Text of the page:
Archive for November 6th, 2014

06/11/2014

Climate Change: Afghans on the Front Line

Human Wrongs Watch

By Joe Dyke, Mazar-i-Sharif, 4 November 2014 (IRIN)* – In northern Afghanistan, the residents don’t often use the phrase – most don’t even know it. But as they describe how increasingly extreme weather patterns are making their lives harder every year, they map out many of the symptoms of climate change. As a new UN report warns that “irreversible” climate change is affecting more people than ever, these Afghans are on the front line.
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Naim Korbon says he is 90 years old, though he admits he does not really know. Either way he is too old to be carrying cement. Yet in the northern Afghan village of Rozi Bay in Balkh Province, he and his extended family are rebuilding their homes.

Earlier this year his life’s work was destroyed as vicious floods cascaded through the area. It was, local experts say, the worst to hit the region in 42 years.

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06/11/2014

Humanitarian System ‘Scrambling’ to Meet Skyrocketing Needs, Warns UN Refugee Agency

Human Wrongs Watch

The global humanitarian system has reached its limits in dealing with the upward trend in forced displacement due to mounting pressures from conflicts and persecution around the world, the head of the United Nations refugee agency on 5 November 2014 warned, calling on the humanitarian community to “think out of the box” when it comes to funding emergency response.

Source: UNHCR

South Sudanese seek a chance to get on with life without fear | Source: UNHCR

In a briefing to the UN General Assembly’s main social, humanitarian and cultural body (Third Committee), António Guterres, UN High Commissioner for Refugees, said that at the end of 2013, more than 51 million people were in displacement due to multiplying conflicts, climate change, population growth, urbanization, food insecurity and water scarcity, and events indicate that this number will be even higher by December of this year.

“The humanitarian community is scrambling to respond, but every new crisis clearly shows that the system has reached its limits,” he stressed.

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06/11/2014

'States Obliged to Prevent and Eliminate Harmful Practices Inflicted on Women, Girls'

Human Wrongs Watch

For the first time, two United Nations human rights committees have joined forces to issue a comprehensive interpretation of the obligations of States to prevent and eliminate harmful practices inflicted on women and girls, such as female genital mutilation, crimes committed in the name of so-called honour, forced and child marriage, and polygamy.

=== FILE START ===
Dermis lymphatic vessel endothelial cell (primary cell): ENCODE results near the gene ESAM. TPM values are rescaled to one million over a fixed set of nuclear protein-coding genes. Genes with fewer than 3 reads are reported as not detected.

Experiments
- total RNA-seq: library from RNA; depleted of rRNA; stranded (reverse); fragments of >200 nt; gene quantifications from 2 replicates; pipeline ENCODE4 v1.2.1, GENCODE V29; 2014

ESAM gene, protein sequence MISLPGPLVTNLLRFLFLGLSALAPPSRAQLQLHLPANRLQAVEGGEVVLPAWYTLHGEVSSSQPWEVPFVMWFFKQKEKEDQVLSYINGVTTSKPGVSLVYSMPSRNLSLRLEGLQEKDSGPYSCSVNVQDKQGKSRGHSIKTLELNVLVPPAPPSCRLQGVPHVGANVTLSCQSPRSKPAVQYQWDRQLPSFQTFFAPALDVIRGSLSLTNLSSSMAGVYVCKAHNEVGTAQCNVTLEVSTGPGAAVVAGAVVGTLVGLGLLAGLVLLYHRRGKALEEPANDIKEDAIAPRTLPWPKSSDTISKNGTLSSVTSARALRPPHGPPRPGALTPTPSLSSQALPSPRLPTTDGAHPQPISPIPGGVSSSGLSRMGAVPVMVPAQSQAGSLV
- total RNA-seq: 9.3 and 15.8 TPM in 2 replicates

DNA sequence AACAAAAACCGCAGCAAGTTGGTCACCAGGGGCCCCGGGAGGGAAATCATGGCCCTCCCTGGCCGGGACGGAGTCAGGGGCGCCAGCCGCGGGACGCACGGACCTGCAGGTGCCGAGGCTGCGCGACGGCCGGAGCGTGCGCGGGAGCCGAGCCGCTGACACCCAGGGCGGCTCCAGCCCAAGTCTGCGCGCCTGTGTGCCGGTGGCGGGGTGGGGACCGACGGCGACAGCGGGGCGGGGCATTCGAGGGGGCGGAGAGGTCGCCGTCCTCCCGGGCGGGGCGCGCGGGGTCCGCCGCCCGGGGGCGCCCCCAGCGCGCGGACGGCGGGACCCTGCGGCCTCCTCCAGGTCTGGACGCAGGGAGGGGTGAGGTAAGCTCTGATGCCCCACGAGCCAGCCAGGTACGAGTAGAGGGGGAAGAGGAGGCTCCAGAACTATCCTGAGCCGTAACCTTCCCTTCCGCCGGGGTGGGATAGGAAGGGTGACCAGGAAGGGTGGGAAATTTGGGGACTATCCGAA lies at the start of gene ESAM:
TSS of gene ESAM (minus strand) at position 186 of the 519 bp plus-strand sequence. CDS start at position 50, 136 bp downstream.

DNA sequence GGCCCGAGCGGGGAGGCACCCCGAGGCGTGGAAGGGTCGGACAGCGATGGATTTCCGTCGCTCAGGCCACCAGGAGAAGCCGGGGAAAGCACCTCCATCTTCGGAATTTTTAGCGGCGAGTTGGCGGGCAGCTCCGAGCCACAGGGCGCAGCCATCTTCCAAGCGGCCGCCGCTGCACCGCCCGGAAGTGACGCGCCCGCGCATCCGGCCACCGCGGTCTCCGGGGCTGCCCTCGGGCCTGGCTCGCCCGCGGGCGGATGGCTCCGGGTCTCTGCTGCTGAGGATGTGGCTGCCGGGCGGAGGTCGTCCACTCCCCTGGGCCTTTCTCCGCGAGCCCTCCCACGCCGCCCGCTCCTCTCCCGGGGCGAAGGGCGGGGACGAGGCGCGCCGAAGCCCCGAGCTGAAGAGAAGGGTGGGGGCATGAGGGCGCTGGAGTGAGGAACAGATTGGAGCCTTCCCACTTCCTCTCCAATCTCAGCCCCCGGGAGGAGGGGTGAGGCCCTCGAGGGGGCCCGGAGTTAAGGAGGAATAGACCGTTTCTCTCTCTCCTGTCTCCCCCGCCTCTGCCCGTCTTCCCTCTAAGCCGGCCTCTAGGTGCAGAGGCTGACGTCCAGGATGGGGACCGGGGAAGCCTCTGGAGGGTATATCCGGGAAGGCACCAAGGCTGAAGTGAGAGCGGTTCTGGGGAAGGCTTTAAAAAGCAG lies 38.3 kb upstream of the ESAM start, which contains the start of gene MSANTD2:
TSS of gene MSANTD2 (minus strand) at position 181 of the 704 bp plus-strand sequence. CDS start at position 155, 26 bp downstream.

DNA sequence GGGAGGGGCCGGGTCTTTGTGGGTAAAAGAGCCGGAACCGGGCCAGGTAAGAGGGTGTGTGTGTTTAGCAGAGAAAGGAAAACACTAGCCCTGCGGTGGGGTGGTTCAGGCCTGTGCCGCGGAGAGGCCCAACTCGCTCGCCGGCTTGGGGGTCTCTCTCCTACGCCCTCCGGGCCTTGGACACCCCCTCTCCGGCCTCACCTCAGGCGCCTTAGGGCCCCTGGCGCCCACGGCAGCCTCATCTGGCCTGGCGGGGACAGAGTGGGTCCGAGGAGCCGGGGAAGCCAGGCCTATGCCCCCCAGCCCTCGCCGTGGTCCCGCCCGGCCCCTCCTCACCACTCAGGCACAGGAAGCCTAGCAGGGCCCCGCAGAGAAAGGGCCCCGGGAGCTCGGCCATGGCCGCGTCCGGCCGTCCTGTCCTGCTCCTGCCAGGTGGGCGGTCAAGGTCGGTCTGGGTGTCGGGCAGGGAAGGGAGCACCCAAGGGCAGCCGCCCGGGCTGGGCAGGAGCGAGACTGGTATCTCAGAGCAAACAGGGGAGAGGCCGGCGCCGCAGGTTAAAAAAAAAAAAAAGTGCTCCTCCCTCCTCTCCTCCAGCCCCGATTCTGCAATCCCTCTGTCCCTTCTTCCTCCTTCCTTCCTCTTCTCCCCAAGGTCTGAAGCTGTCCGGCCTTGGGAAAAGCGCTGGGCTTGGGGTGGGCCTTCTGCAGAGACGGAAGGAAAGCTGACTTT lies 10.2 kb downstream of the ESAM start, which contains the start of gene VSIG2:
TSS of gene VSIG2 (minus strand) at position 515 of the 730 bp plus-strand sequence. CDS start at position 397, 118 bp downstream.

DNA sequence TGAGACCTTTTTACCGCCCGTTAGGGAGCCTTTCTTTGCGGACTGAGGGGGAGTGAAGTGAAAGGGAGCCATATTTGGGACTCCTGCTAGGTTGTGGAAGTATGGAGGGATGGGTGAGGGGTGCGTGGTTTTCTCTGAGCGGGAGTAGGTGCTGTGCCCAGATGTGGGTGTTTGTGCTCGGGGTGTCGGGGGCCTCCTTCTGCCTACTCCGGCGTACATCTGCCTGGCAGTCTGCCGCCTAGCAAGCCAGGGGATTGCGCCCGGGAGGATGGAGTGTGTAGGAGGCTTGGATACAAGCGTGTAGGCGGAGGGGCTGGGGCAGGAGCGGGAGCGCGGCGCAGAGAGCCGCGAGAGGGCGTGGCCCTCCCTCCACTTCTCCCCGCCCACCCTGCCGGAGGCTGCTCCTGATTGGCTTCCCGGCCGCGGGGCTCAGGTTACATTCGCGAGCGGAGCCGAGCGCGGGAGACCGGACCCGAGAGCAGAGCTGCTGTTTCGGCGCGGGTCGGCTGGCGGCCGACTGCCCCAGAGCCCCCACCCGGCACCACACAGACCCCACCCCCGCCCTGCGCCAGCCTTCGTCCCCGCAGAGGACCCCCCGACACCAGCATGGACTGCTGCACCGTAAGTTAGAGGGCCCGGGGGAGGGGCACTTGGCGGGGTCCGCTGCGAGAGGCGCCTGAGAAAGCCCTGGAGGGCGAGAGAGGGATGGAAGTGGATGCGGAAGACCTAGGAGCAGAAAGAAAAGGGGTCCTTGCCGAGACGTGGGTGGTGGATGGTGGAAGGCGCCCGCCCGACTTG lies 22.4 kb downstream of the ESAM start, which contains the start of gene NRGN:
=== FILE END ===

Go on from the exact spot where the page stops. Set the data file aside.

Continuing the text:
Ruth Dureng (second left, with friends in Monrovia, Liberia) was abused at home and had to leave after refusing a forced marriage. Photo: UNICEF/Glenna Gordon

The Committee on the Elimination of Discrimination against Women (CEDAW) and the Committee on the Rights of the Child (CRC) on 5 November 2014 released the Joint General Recommendation/General Comment, which also highlights other harmful practices such as virginity testing, binding, widowhood practices, infanticide, and body modifications including fattening, neck elongation and breast ironing.*

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06/11/2014

A Conference on Gender Dimensions of Weather and Climate Services

Human Wrongs Watch

Aiming to develop more gender-sensitive services, a United Nations-led conference kicking off on 5 November 2014  in Geneva is spearheading a drive to ensure that weather and climate services reduce women’s vulnerability to disasters and climate change, and help them realize their potential as champions of community resilience.

The impact of disasters is different for women and men due to social constructs. Empowering women builds important capacities for disaster response and climate resilience. Photo: WMO

Hosted by the World Meteorological Organization (WMO), the Conference on Gender Dimensions of Weather and Climate Services, which takes place from 5 to 7 November 2014, hopes to produce concrete actions to empower women to produce and use weather and climate services.*

Women, especially in developing countries, are often more exposed to the risks of extreme weather because they can be less mobile than men, lack access to traditional means of communication, and are more vulnerable to associated risks such as under-nutrition and water-borne diseases, according to the WMO.

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06/11/2014

In Guatemala, Indigenous Communities Prevail against Monsanto

Human Wrongs Watch

Waging Nonviolence/Pressenza*05 November 2014 — Late in the afternoon of September 4, after nearly 10 days of protests by a coalition of labor, indigenous rights groups and farmers, the indigenous peoples and campesinos of Guatemala won a rare victory. 

In Sololá, hundreds of campesinos mobilized to oppose the “Monsanto Law,” which would have opened Guatemala to the privatization of seed. (WNV/Jeff Abbott)

In Sololá, hundreds of campesinos mobilized to oppose the “Monsanto Law,” which would have opened Guatemala to the privatization of seed. (WNV/Jeff Abbott)

Under the pressure of massive mobilizations, the Guatemala legislature repealed Decree 19-2014, commonly referred to as the “Monsanto Law,” which would have given the transnational chemical and seed producer a foot hold into the country’s seed market.

“The law would have affected all indigenous people of Guatemala,” said Edgar René Cojtín Acetún of the indigenous municipality of the department of Sololá. “The law would have privatized the seed to benefit only the multinational corporations. If we didn’t do anything now, then our children and grandchildren would suffer the consequences.”

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